Our Hoopa has been filling our home with music during lockdown and today he received his baglama saz, all the way from Istanbul. There is lots to sniff and discover.
The saz is played in many countries and the tradition is thousands of years old. It made its way from Persia via Azerbaijan, Anatolia, Istanbul, Bulgaria, Albania, Bosnia and Berlin to the rest of Europe and across the Atlantic and is played in the rest of Asia too.
People play the saz to accompany poems, songs and stories that are handed down from generation to generation. Ali Ulutaş, a musician, says the saz is a door of secrets. When people play it, listen to it, they get to know the essence within themselves and from that place, they can understand the other.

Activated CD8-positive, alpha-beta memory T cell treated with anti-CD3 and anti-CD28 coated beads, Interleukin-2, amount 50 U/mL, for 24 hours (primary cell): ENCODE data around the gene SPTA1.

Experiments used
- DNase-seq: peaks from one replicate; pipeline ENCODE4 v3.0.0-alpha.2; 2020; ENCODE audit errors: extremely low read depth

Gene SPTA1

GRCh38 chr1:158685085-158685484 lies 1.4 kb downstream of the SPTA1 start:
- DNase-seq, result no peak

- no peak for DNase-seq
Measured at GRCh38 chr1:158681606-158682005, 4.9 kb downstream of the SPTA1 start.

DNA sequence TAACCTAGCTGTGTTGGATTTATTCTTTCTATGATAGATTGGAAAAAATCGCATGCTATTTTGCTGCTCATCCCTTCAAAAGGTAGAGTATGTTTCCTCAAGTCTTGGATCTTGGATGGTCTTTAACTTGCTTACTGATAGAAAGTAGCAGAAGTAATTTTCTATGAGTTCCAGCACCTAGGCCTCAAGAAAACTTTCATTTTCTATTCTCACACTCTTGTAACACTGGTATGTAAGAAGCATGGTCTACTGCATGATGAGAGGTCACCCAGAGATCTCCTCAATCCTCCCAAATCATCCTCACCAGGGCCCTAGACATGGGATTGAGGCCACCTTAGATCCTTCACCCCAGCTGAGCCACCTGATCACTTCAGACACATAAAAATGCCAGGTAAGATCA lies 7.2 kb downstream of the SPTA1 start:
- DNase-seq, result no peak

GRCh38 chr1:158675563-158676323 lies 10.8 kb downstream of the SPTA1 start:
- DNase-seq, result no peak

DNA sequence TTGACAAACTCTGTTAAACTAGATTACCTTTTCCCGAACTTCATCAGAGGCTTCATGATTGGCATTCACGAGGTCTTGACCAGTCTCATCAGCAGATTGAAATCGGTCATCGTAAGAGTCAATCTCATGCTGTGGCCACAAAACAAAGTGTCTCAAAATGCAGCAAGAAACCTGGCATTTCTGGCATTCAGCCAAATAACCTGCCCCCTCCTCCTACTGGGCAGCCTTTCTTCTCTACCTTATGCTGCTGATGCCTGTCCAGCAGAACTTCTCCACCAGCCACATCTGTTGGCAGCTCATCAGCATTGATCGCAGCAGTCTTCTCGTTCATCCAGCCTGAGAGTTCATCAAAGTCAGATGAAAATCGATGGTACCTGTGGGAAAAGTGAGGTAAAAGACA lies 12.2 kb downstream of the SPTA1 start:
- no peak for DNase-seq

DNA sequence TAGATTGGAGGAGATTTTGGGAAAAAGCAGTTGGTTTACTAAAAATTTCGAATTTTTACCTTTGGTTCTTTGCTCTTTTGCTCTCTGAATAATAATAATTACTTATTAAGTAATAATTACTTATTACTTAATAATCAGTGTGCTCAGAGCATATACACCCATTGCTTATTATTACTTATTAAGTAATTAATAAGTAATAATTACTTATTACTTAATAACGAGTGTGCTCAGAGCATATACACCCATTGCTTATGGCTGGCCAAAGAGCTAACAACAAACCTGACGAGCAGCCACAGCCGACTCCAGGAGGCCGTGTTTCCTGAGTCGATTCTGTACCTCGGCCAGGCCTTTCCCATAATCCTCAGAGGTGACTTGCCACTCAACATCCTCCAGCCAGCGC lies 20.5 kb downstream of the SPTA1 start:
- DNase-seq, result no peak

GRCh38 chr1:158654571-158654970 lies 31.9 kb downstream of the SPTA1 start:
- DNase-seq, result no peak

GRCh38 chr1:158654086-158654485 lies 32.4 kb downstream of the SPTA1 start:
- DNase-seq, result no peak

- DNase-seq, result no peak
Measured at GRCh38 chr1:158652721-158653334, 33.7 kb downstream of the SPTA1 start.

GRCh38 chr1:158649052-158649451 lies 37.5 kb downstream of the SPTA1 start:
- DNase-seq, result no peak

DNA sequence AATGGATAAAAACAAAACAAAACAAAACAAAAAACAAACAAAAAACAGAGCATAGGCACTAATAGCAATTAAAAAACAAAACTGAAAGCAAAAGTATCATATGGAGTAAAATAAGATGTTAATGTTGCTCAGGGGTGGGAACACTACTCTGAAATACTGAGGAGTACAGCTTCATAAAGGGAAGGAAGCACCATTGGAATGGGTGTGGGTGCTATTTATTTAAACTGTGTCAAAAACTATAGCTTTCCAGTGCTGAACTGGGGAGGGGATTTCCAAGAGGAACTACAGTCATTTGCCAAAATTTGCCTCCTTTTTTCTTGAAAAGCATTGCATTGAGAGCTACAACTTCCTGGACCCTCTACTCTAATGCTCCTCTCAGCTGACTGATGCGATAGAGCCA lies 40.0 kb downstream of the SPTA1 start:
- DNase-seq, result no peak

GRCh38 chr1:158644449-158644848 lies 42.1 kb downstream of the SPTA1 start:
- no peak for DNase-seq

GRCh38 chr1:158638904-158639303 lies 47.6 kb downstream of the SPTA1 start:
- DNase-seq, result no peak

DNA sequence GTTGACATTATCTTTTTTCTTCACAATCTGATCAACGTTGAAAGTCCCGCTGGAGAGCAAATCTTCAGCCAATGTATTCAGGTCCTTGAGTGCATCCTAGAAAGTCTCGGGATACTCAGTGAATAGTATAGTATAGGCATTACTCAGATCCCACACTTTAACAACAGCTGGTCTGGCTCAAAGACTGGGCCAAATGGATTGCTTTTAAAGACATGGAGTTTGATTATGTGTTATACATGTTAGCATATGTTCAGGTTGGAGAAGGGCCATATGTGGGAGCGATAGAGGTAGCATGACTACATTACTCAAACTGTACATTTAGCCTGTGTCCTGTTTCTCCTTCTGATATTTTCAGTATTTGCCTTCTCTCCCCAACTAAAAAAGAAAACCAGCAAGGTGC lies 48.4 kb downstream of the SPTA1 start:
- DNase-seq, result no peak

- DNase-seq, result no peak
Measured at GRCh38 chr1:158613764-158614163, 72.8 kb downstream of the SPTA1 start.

southern wind warm notes and harmonies fill the room
Today we have some wordless music for you too by talented Aviemore artist Stevie Macleod, performing his song The Highlands. Regular readers of this blog will recognise many of the locations in the video:
Stevie has just released his first digital EP called Where I Call Home, which is available via Apple Music, Spotify and Bandcamp.
Wishing you all a wonderful Wednesday,
with love from Eivor, Pearl and Xenia xxx
Photographs by Xenia Tran, edited in lr.
Camera: Panasonic Lumix FZ200, Settings: f/2.8 – 1/400 s – ISO 100, f/2.8 – 1/200 s – ISO 160 and f/4 – 1/800 s – ISO 160.
The stones are dripping with seaweed, marvellous and green between sand and silt, where the water has been. Clambering down these rocks I wonder where their stories began. Like all the other stories floating around us and within us. From wolf to hound. From ancestors whose language I cannot speak, even though it sounds familiar.
waves echo through the open window a seagull’s song